Playing sports is an impressive entry in anyone’s resume as it is a testament to an individual’s dedication, discipline, and hard work. Sports such as basketball, football, soccer, and golf also require skills, teamwork, and sacrifices.
These traditional sports are already as intense as they are. However, there are strange sports that take the challenge up to the next level. One such sport is underwater hockey. This curious sport emerged back in England in the 50s.
Underwater hockey is one of the strangest and most challenging sports out there. This article will talk all about this sport and what makes it distinct from similar skills, particularly the following topics.
- A Brief History of Underwater Hockey
- Why Underwater Hockey Is Unique
- How to Play Underwater Hockey
- Important Signals to Know
- Skills Needed to Play
A Brief History of Underwater Hockey
Underwater hockey (UWH) was first played in 1954 when Southsea Sub-Aqua Club co-founder Alan Blake came up with the game to keep the team active during the winter season. It was originally called Octopush by Blake until it was called UWH.
It is a limited-contact sport as it requires divers to push around a puck and score goals, just like normal hockey, but underwater. Today, it is played by dedicated UWH players not only in England but across the globe.
It is particularly popular in the United Kingdom, Canada, Australia, South Africa, and the United States. It also gained recognition in other parts of Europe, Asia Pacific, and North Africa. Because of its global popularity, UWH warranted an international governing body.
Currently, the Confederation Mondiale des Activites Subaquatiques (CMAS) facilitates this sport worldwide. Some of the countries affiliated with the CMAS’ Underwater Hockey Commission include the countries and regions mentioned above and more.
Within the international governing body, the CMAS has a lot of competitions for athletes. There are world championships at different levels, as well as the world championships for differing age groups.
Currently, New Zealand holds the Elite Men’s and Women’s World Champions, while France holds the Master Men’s and Women’s World Champions. Turkey holds the title for Men’s at the U24 level, while NZ holds the title for Women’s. NZ is the champion for both at the U19 level.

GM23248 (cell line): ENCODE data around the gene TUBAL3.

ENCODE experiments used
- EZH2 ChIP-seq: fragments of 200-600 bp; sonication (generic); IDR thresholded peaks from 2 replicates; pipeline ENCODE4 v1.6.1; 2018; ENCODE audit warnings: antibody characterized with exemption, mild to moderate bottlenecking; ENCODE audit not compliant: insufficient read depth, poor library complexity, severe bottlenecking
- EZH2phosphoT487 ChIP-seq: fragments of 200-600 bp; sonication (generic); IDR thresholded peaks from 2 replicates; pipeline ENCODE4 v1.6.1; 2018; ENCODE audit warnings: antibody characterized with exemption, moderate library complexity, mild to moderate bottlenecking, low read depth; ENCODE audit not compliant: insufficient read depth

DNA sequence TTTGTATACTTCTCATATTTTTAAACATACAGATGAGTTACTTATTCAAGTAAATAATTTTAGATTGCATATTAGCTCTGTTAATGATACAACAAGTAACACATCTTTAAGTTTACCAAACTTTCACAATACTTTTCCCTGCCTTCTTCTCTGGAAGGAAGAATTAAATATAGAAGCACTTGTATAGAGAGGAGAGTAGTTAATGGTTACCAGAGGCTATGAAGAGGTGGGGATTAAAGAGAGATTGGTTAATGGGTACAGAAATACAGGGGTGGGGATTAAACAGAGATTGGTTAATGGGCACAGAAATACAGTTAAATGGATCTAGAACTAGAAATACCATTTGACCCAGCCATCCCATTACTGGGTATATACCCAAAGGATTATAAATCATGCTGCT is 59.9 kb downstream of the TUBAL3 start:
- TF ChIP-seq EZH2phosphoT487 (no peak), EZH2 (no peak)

Why Underwater Hockey Is Unique
Given the name, the distinct qualities of underwater hockey are very apparent. Being played underwater, it is played at a different venue compared to its more regular relatives. There are a lot of essential differences.
First, it is the equipment used is different. Athletes wear swimsuits and swimming gear when playing. This includes a diving mask, snorkel, a pair of fins, caps, and gloves. Athletes also use hockey sticks, like regular ones. However, it is short and molded to fit the shape of the hand.
The puck is also different as it is heavier so it could sink to the pool bottom. Aside from being underwater, the playing area is composed of goals or gulleys at the opposite ends of the pool bottom.
Spectating this game can be difficult. Spectators can watch the game by putting on a set of masks, fins, and snorkel. Underwater videographers also make spectating possible. In professional playing areas, there are viewing ports through which observers can watch.
Underwater Hockey vs Underwater Ice Hockey
Many people may mistake UWH with underwater ice hockey. However, the two have major differences. While UWH is played at the bottom of the pool, UWIH is played at the underside of a frozen surface. It is like upside-down underwater hockey.
This means that UWIH uses a floating puck. It also uses a long hockey stick. While both are played underwater, players of underwater ice hockey do not use breathing apparatuses. Instead, they need to go to the airholes surface for air.
However, UWH and UWIH share some similarities such as the underwater play, swimming gear, and goalposts, and the use of sticks and pucks.
How to Play Underwater Hockey
This game is played by two teams with ten members each. Six members from each team go into the pool as both teams compete to get the most goals before the game ends. Pretty standard, right? However, it is unique in its own right as the play unfolds.